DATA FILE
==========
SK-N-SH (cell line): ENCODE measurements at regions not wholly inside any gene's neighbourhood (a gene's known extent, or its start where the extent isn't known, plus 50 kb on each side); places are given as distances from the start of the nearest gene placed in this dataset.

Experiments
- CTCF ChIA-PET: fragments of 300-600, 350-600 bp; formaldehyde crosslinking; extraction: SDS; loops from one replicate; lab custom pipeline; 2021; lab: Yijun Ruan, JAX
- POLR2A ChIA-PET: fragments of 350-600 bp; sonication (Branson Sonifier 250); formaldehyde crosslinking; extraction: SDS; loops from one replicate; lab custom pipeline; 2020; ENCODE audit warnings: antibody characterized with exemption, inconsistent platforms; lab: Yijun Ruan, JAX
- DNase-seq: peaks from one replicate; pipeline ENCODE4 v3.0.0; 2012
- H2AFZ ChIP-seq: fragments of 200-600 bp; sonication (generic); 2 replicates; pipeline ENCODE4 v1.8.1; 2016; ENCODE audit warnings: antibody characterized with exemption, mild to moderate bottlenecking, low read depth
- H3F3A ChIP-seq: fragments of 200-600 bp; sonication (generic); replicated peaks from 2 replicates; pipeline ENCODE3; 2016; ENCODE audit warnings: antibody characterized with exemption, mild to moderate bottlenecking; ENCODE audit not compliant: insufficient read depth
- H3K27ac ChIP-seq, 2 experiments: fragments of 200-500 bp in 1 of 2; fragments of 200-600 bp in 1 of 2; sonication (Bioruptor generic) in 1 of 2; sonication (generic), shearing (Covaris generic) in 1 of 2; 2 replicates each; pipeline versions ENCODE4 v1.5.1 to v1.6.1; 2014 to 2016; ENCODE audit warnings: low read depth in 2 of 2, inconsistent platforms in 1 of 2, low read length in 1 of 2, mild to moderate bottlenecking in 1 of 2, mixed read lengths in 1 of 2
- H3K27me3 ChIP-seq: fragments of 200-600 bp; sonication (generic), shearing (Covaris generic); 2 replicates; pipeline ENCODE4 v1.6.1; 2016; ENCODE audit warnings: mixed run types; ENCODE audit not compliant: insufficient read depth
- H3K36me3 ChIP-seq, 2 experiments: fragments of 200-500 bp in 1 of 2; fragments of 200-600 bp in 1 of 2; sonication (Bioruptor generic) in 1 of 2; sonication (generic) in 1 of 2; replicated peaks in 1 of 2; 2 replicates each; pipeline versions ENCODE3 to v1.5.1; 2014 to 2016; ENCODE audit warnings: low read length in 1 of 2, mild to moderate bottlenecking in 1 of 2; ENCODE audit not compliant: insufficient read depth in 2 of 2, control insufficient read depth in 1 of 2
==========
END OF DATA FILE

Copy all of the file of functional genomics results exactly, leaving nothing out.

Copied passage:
SK-N-SH (cell line): ENCODE measurements at regions not wholly inside any gene's neighbourhood (a gene's known extent, or its start where the extent isn't known, plus 50 kb on each side); places are given as distances from the start of the nearest gene placed in this dataset.

Experiments
- CTCF ChIA-PET: fragments of 300-600, 350-600 bp; formaldehyde crosslinking; extraction: SDS; loops from one replicate; lab custom pipeline; 2021; lab: Yijun Ruan, JAX
- POLR2A ChIA-PET: fragments of 350-600 bp; sonication (Branson Sonifier 250); formaldehyde crosslinking; extraction: SDS; loops from one replicate; lab custom pipeline; 2020; ENCODE audit warnings: antibody characterized with exemption, inconsistent platforms; lab: Yijun Ruan, JAX
- DNase-seq: peaks from one replicate; pipeline ENCODE4 v3.0.0; 2012
- H2AFZ ChIP-seq: fragments of 200-600 bp; sonication (generic); 2 replicates; pipeline ENCODE4 v1.8.1; 2016; ENCODE audit warnings: antibody characterized with exemption, mild to moderate bottlenecking, low read depth
- H3F3A ChIP-seq: fragments of 200-600 bp; sonication (generic); replicated peaks from 2 replicates; pipeline ENCODE3; 2016; ENCODE audit warnings: antibody characterized with exemption, mild to moderate bottlenecking; ENCODE audit not compliant: insufficient read depth
- H3K27ac ChIP-seq, 2 experiments: fragments of 200-500 bp in 1 of 2; fragments of 200-600 bp in 1 of 2; sonication (Bioruptor generic) in 1 of 2; sonication (generic), shearing (Covaris generic) in 1 of 2; 2 replicates each; pipeline versions ENCODE4 v1.5.1 to v1.6.1; 2014 to 2016; ENCODE audit warnings: low read depth in 2 of 2, inconsistent platforms in 1 of 2, low read length in 1 of 2, mild to moderate bottlenecking in 1 of 2, mixed read lengths in 1 of 2
- H3K27me3 ChIP-seq: fragments of 200-600 bp; sonication (generic), shearing (Covaris generic); 2 replicates; pipeline ENCODE4 v1.6.1; 2016; ENCODE audit warnings: mixed run types; ENCODE audit not compliant: insufficient read depth
- H3K36me3 ChIP-seq, 2 experiments: fragments of 200-500 bp in 1 of 2; fragments of 200-600 bp in 1 of 2; sonication (Bioruptor generic) in 1 of 2; sonication (generic) in 1 of 2; replicated peaks in 1 of 2; 2 replicates each; pipeline versions ENCODE3 to v1.5.1; 2014 to 2016; ENCODE audit warnings: low read length in 1 of 2, mild to moderate bottlenecking in 1 of 2; ENCODE audit not compliant: insufficient read depth in 2 of 2, control insufficient read depth in 1 of 2